Deciding what size you want your painting to be is an interesting subject. Nicholas Simmons liked to say, "Go big or go home!", Alvaro Castagnet almost always seems to paint 1/2 sheet in classes (which he said was because it helped students better see the work during demonstrations- a comment I've read elsewhere from others), whereas Chien Chung Wei often painted as small as an 1/8th sheet, since he thought it helped his students to see him paint on paper the same size as theirs. There's a lot of perspectives out there, and I think a lot of it has to do with how you work- what your tools are like, how wet or dry you paint, how broad your movements are, etc.
I like to paint 1/4 sheet for my sketches, and rarely work 1/8 sheet currently. If I mess up, or don't like the composition, it's only a 1/4 sheet anyways. Beyond that, I like broader movements with bigger brushes, and wet into wet work (which I'm doing more and more of) seems to require a bit more room to breathe and soften. Still, not everything is a sketch, and as I work on more "finished" paintings, I often start to work bigger.
Working bigger can be exciting and challenging. It is, definitively, a very different experience to walk up to a painting that is so big it eventually encompasses your field of vision. As an artist and as a viewer, you can roam around in it more and explore different details in different areas of the composition. The bigger it gets, the more the image can also play on two levels simultaneously- as abstract brush marks and as a realist image. Back up, and it coalesces, zoom in and it explodes.
But sometimes, I feel, smaller really is better. This is something Joseph Zbukvic commented on in the workshop. As he felt it, some subjects were just fine on a smaller piece. Where would you take it on a larger canvas? I recently did this painting of a woman walking her dog in Barcelona, and it drove that lesson home.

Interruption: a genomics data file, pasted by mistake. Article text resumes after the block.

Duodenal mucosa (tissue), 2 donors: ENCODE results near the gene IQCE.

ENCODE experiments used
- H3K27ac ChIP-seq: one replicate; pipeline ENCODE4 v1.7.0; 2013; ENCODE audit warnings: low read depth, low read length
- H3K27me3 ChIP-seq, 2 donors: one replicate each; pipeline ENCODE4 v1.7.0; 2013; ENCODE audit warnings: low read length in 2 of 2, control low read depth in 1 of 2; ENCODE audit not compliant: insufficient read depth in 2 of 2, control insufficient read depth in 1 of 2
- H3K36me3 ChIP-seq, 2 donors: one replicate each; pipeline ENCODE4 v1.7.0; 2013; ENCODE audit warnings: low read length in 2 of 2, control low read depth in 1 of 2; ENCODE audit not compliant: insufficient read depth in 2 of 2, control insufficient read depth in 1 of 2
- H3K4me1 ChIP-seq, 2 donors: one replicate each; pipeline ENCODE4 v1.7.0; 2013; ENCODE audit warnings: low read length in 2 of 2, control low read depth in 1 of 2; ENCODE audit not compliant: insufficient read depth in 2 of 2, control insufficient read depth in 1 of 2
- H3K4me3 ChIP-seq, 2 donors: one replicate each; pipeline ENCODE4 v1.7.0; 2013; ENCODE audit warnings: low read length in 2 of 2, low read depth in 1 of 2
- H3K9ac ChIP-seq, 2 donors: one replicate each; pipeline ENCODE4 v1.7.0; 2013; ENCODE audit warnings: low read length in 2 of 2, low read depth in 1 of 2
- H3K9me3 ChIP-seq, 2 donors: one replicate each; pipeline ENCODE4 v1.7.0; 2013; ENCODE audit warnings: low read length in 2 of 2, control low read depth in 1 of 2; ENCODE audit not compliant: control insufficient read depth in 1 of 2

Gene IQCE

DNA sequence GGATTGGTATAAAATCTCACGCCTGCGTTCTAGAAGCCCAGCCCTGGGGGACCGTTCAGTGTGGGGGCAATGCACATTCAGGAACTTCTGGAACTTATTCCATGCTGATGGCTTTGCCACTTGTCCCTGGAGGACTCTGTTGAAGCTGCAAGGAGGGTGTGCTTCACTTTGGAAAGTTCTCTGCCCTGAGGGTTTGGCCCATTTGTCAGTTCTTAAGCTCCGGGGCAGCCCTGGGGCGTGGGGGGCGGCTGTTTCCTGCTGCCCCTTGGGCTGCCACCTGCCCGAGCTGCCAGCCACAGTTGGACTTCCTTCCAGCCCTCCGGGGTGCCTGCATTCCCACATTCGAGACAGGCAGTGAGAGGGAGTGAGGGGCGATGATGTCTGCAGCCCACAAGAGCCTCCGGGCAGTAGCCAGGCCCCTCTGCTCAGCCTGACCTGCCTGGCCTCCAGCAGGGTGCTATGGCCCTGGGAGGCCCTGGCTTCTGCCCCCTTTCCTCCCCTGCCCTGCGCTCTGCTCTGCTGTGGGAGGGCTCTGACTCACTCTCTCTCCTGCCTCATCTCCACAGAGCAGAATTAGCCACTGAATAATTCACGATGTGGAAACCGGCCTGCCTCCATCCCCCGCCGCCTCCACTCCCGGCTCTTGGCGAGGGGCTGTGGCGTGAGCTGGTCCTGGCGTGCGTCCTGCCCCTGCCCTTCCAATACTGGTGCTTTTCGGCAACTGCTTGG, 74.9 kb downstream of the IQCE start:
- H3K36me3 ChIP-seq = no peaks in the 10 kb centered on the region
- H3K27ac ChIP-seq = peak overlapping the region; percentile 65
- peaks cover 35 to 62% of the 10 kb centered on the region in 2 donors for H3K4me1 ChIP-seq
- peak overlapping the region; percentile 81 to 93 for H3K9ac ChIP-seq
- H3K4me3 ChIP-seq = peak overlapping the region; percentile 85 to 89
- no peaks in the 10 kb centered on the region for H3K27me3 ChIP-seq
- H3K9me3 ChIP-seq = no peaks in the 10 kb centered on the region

Here's the reference photo and the sketch I did-
Interesting bold shapes and contrast, a clear subject, a little drama. I was sold!
I did the first painting as a quarter sheet and liked it.
So I grew it to 1/2 sheet, and the results were..... meh.
The next week I did it again, changing a few other things, trying to recapture that magic from the first attempt. Nope.
There's actually a middle one somewhere that I also did. I think I just threw it away. Anyways, I showed the paintings to someone else, and as we were comparing them she said, "I really like how you did this final one here"... while she pointed at the first one I'd done. And eventually I thought... maybe this one is just better smaller.
Now, some of the issue has to do with the fact that painting larger requires a different set of skills. It's harder to do, wet into wet. You have to control moisture levels over a broad area, etc. So, IMO, the 1/4 sheet shows more technical skill because things are easier to control at that size. But still...
First, this composition is a simple one. One of the things that became clear is that, as I grew the image, I didn't really have more to say. I noticed I began to include more details in the sunny focal area, but it was mostly because it felt so empty otherwise. The space called to be used, but I had no function for it. Also, the composition didn't really change as I painted the scene larger. There aren't multiple focal points to move through. The powerful lines of the shadowy corridor lead you like a bullet to the old lady walking her dog (or cat?!?). When I made the image bigger, there wasn't particularly more compelling detail to explore. Instead, the dark swaths of dark corridor became sort of giant blank spaces. I made it bigger out of a desire to perhaps make it a more compelling viewing experience, but in the end... I just felt like it accentuated the limitations the composition had from the get-go.
I really do think smaller is sometimes better.